• Blade vs Bladeless LASIK Surgery

Blade vs Bladeless LASIK Surgery

If you’re think­ing about LASIK, you might not have known it can be done with and with­out a sur­gi­cal blade.

LASIK (an acronym for Laser Assist­ed In Situ Ker­atomileu­sis) was first used in the U.S. in 1991 and has been updat­ed pret­ty reg­u­lar­ly with new laser tech­nolo­gies. The pro­ce­dure com­mon­ly mar­ket­ed as blade­less LASIK came in 2007, intro­duced as IntraLase.

Isn’t All LASIK Bladeless LASIK?

New­er LASIK pro­ce­dures are blade­less, although some eye sur­geons bris­tle at the term “blade­less” since all LASIK pro­ce­dures cut into the eye sur­face. The ear­li­est pro­ce­dure, which is still safe­ly per­formed today with very few com­pli­ca­tions, uses a spe­cial­ized blade.

First, a lit­tle back­ground. Myopia (near­sight­ed­ness) and far­sight­ed­ness hap­pen when var­i­ous parts of the eye change shape and inter­fere with prop­er vision. In near­sight­ed­ness, the eye­ball becomes elon­gat­ed, dis­rupt­ing the way the cornea or lens fit on it. Or some­times they curve on their own and dis­rupt the con­for­mi­ty. These changes are often genet­ic and begin to appear in young adult­hood.

Far­sight­ed­ness (hyper­opia) occurs when the eye­ball is too short and the eye focus­es on images behind the reti­na instead of on it. It can dis­rupt vision at any dis­tance. All LASIK pro­ce­dures fix these prob­lems by reshap­ing the eye, which involves cut­ting into the sur­face to cre­ate a very thin flap.

Tra­di­tion­al LASIK cre­ates the flap with a sur­gi­cal blade called a micro­ker­atome. The new­er LASIK pro­ce­dures approved since 1999 use dif­fer­ent types of lasers to cut into the eye, cre­at­ing the “LASIK flap.”

That’s essen­tial­ly the dif­fer­ence in all LASIK surgery pro­ce­dures. After the flap is cre­at­ed, the sur­geon lifts it and directs a laser under­neath it to lit­er­al­ly reshape the eye to cor­rect the vision. The flap is put back down and allowed to heal, which takes a week or less.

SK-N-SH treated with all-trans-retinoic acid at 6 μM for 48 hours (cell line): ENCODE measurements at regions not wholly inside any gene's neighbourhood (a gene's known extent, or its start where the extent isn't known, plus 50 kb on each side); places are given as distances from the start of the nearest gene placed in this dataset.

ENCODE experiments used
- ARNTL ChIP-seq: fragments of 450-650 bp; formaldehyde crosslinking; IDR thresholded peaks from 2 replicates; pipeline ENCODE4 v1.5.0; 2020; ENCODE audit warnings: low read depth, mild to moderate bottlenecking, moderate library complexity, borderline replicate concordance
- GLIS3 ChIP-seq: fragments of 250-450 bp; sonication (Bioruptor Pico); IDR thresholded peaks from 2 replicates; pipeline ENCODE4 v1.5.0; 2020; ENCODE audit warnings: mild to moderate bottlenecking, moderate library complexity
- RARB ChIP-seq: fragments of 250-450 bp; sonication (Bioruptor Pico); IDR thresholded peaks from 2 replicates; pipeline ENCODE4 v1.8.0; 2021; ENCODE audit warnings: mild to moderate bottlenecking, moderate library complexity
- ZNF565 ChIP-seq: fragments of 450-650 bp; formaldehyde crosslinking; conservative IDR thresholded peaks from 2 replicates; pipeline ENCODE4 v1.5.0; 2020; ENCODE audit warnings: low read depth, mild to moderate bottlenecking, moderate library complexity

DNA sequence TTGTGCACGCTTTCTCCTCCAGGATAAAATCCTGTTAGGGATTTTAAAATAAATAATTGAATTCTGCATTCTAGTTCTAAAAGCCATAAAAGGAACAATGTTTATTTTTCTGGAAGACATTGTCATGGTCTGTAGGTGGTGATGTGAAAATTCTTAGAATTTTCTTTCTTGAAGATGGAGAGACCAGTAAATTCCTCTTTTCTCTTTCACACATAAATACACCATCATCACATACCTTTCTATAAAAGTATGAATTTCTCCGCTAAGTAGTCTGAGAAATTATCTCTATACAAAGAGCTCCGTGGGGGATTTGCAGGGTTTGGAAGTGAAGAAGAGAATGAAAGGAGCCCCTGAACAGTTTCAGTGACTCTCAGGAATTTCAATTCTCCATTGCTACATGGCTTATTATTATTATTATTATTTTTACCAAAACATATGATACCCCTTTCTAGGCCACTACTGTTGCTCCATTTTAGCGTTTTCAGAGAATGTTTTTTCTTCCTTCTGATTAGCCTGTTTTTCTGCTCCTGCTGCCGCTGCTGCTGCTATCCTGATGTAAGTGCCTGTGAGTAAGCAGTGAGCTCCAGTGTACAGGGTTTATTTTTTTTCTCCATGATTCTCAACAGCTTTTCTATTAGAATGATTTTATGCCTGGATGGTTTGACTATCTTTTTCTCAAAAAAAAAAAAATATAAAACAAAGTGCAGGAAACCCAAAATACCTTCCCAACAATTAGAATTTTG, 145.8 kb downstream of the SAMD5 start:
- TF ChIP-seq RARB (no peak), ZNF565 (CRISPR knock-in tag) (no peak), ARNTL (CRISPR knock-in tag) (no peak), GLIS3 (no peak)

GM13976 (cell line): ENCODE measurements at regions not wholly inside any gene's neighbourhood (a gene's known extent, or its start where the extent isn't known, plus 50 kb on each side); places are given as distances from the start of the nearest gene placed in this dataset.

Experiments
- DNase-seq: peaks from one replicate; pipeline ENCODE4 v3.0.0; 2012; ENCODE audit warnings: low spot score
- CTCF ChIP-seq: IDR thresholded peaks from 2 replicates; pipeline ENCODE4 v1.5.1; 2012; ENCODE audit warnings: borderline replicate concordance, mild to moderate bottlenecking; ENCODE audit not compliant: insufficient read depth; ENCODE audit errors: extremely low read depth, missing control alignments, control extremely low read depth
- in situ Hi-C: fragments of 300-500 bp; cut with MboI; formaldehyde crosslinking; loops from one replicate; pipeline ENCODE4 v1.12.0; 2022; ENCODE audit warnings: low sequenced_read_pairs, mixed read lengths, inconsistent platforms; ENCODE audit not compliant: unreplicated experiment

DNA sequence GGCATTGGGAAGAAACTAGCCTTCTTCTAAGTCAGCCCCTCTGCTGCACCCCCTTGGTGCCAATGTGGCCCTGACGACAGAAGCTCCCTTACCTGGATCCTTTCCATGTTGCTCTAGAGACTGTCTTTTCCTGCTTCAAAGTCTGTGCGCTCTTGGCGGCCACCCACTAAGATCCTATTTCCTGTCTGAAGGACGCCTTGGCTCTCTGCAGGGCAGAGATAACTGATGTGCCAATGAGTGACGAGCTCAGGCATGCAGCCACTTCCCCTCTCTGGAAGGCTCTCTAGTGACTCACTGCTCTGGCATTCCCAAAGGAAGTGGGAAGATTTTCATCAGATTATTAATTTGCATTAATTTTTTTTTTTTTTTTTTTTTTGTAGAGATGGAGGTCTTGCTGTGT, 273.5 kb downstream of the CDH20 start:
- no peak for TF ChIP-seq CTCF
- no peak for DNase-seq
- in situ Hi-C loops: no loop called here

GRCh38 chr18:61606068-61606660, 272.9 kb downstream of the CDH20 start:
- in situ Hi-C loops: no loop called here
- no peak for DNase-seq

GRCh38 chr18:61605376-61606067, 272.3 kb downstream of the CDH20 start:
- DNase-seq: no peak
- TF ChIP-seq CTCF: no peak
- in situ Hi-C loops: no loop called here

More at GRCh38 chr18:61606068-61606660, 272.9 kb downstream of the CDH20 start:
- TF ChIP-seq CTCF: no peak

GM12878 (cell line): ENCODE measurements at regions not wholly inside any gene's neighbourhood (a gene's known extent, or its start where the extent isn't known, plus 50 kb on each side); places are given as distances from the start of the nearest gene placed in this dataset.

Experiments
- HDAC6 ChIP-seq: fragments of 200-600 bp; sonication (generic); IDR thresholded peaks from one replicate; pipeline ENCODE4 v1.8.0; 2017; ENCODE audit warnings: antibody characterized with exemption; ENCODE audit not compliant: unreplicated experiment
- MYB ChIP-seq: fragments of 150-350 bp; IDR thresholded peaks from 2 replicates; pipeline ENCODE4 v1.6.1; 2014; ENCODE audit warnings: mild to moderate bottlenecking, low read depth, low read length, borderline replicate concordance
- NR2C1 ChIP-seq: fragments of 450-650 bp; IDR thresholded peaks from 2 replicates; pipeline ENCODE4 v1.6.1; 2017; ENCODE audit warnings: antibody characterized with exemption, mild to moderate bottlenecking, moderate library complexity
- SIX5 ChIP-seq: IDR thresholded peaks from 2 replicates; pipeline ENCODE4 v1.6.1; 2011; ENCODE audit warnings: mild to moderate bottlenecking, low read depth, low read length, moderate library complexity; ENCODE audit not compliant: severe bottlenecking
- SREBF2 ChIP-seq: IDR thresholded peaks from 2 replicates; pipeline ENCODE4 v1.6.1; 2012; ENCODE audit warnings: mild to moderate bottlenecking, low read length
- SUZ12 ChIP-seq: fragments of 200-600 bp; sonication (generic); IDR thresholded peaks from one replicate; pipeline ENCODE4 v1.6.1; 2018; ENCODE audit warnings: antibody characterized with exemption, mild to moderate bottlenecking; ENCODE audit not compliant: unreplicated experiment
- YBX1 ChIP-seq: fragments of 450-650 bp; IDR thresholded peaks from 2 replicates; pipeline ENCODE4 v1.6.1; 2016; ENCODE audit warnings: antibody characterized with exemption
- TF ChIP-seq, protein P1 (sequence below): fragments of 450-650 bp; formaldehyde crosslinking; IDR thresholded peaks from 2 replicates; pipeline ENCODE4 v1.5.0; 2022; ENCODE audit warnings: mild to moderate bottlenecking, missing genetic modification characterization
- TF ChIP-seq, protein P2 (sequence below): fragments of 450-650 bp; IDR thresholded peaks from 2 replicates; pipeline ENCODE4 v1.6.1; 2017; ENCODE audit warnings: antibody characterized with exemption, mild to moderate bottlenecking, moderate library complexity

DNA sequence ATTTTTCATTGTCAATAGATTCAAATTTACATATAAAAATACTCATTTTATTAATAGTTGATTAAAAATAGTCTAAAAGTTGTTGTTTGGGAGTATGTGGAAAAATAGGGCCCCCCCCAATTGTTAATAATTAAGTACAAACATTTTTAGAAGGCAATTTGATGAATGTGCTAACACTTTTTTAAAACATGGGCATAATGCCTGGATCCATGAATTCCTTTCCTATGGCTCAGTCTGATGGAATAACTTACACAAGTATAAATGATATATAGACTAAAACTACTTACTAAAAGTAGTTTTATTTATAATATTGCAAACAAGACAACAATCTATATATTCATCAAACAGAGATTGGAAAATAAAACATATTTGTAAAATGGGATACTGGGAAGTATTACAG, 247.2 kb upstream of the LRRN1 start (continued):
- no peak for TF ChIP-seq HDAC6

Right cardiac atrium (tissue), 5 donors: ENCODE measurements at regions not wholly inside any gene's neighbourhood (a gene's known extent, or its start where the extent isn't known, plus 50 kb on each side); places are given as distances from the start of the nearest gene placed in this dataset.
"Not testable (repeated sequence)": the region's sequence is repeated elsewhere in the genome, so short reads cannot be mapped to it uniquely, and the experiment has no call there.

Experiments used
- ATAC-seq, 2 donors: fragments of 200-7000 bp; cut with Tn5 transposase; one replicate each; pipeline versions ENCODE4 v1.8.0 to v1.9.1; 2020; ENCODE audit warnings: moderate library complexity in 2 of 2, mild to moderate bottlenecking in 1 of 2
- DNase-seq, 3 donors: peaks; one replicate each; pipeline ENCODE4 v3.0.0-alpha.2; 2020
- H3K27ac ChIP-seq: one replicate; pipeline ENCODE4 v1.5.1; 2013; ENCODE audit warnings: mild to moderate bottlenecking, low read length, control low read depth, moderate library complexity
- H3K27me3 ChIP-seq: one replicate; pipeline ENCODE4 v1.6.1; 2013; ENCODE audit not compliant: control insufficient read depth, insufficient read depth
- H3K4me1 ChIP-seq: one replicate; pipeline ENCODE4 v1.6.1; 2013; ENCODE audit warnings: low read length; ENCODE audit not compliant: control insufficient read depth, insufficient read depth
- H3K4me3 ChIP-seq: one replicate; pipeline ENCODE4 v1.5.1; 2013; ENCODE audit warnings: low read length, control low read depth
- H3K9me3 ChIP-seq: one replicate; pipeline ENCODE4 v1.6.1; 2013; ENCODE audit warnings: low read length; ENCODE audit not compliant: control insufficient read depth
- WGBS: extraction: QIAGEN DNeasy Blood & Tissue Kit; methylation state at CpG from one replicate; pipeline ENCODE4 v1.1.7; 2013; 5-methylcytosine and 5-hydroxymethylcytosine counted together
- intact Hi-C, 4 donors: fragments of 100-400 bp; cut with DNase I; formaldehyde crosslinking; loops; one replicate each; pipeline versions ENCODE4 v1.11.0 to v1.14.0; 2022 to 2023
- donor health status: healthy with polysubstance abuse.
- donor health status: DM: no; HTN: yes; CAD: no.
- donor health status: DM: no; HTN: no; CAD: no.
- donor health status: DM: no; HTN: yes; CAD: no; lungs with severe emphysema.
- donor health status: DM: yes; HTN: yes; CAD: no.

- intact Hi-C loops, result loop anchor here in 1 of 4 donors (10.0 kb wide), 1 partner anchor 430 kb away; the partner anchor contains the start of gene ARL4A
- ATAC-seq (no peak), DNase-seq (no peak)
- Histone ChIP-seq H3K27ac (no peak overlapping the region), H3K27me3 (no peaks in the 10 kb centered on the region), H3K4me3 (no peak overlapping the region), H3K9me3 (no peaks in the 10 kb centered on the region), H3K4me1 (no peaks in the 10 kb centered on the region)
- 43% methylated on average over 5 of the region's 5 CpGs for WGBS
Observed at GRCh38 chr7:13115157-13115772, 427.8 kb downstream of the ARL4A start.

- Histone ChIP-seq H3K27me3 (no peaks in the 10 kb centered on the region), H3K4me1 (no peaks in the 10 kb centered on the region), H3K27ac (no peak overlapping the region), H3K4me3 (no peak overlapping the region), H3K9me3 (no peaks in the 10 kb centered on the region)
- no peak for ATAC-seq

Is Bladeless LASIK Eye Surgery Safest for Patients?

Because each patient’s eyes are dif­fer­ent, it’s best to go with the surgeon’s opin­ion when it comes to decid­ing which kind of LASIK surgery to have. Many sur­geons use dif­fer­ent tech­niques, tak­ing into con­sid­er­a­tion com­pli­ca­tions like glau­co­ma and pre­vi­ous eye surg­eries.

As for safe­ty, the real fac­tor is the surgeon’s skill but over­all LASIK is among the safest surg­eries. Both laser and micro­ker­atome cut­ting car­ry cer­tain risks and ben­e­fits.

Microkeratome — Blade vs Bladeless  LASIK:

Microkeratome-created flaps:

  • Very low risk for detached flaps and oth­er com­pli­ca­tions
  • Pos­si­ble high­er risks for “but­ton­holes” in flaps
  • High­er risk for vari­a­tion in flap thick­ness
  • Bet­ter for patients with glau­co­ma
  • Bet­ter for repair­ing pre­vi­ous LASIK errors
  • Takes less time to per­form
  • Requires less suc­tion, which can be painful for patients

Laser-created flaps:

  • Increased risk for ede­ma (swelling) on the flap that can length­en recov­ery time
  • Low­est risk for flap com­pli­ca­tions
  • No vari­a­tion in flap thick­ness
  • Tem­po­rary light sen­si­tiv­i­ty
  • More expen­sive
  • Bet­ter post-surgery vision
  • Rarely requires sub­se­quent “touch up” surgery

Laser-created flaps

Is Bladeless Lasik Less Painful Than Traditional LASIK?

Hon­est­ly, LASIK surgery is pret­ty low on the pain scale, espe­cial­ly com­pared to oth­er surg­eries you may have had, such as appen­dec­to­my or chole­cys­tec­to­my (gall­blad­der removal).

Your sur­geon will numb your eyes with drops, and there is lit­tle actu­al pain after the pro­ce­dure. Many patients feel like there’s some­thing float­ing around in their eyes, and tear­ing is pret­ty com­mon. There may be a lit­tle bit of burn­ing or itch­ing while the cornea heals, but noth­ing approach­ing actu­al pain.

Per­fect, or near-per­fect eye­sight is a gift. If you have pret­ty bad eye­sight and are tired of wear­ing glass­es or con­tact lens­es, you should con­sid­er LASIK. Con­tact us for a free con­sul­ta­tion, today!

December 11th, 2018|Comments Off on Blade vs Bladeless LASIK Surgery

About the Author:

Born in Connecticut and raised in Upstate New York , Dr. Stetson graduated Cum Laude from Colgate University in New York, and then earned an MD degree with honors at the University of Vermont College of Medicine. He distinguished himself again in residency at the Albany Medical Center, where he obtained the highest percentile in the Ophthalmology Knowledge Assessment Examinations. Dr. Stetson has performed more than 50,000 refractive surgeries and has been on staff at Diamond Vision since 2004, before becoming Medical Director in 2006.

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